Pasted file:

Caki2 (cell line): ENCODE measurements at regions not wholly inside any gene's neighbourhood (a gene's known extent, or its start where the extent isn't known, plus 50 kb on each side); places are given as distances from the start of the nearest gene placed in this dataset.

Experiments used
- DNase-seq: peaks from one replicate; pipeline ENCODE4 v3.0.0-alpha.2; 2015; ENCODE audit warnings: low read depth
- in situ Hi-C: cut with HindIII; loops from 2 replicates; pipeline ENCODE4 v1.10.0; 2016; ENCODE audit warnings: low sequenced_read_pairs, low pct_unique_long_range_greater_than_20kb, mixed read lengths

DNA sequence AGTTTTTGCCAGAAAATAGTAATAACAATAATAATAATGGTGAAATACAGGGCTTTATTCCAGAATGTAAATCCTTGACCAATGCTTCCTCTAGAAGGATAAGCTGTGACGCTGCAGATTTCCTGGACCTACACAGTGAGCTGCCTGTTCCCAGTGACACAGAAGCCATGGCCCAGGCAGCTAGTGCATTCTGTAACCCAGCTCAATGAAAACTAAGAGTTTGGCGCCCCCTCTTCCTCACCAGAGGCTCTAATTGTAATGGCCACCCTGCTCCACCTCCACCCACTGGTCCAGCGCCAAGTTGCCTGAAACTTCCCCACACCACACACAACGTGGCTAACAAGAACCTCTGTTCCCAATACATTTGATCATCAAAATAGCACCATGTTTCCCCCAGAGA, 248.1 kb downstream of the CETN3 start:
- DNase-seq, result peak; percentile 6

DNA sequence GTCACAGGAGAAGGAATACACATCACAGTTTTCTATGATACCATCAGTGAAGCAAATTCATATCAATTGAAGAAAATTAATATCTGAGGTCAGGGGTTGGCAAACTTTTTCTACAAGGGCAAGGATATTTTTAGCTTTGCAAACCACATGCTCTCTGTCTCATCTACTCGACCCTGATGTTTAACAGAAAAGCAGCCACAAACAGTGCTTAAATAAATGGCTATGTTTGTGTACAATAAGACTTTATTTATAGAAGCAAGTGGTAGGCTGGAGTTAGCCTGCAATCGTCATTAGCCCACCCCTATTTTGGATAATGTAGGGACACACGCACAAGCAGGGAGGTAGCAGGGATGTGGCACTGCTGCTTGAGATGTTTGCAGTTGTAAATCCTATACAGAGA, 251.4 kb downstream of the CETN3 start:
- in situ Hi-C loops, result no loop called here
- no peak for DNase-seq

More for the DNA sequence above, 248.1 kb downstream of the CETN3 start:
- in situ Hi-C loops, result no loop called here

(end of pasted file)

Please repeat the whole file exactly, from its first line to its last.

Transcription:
Caki2 (cell line): ENCODE measurements at regions not wholly inside any gene's neighbourhood (a gene's known extent, or its start where the extent isn't known, plus 50 kb on each side); places are given as distances from the start of the nearest gene placed in this dataset.

Experiments used
- DNase-seq: peaks from one replicate; pipeline ENCODE4 v3.0.0-alpha.2; 2015; ENCODE audit warnings: low read depth
- in situ Hi-C: cut with HindIII; loops from 2 replicates; pipeline ENCODE4 v1.10.0; 2016; ENCODE audit warnings: low sequenced_read_pairs, low pct_unique_long_range_greater_than_20kb, mixed read lengths

DNA sequence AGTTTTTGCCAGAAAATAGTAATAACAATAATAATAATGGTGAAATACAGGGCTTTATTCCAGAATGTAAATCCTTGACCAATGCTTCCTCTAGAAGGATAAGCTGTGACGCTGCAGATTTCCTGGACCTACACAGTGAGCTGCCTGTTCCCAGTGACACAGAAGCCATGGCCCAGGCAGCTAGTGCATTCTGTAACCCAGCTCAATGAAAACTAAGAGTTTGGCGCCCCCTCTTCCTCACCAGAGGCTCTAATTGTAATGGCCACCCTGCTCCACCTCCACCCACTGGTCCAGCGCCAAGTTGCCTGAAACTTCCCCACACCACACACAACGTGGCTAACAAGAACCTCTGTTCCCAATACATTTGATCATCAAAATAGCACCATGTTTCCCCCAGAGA, 248.1 kb downstream of the CETN3 start:
- DNase-seq, result peak; percentile 6

DNA sequence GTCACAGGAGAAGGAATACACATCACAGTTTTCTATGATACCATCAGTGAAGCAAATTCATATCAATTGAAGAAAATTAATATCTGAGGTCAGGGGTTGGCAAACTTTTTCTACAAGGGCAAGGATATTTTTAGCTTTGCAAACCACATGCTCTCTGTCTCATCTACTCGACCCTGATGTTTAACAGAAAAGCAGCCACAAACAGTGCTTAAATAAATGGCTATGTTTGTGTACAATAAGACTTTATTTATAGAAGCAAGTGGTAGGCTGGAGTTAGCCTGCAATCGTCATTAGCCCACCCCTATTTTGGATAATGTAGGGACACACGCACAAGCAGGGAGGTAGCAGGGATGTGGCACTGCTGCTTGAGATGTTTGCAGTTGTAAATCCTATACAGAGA, 251.4 kb downstream of the CETN3 start:
- in situ Hi-C loops, result no loop called here
- no peak for DNase-seq

More for the DNA sequence above, 248.1 kb downstream of the CETN3 start:
- in situ Hi-C loops, result no loop called here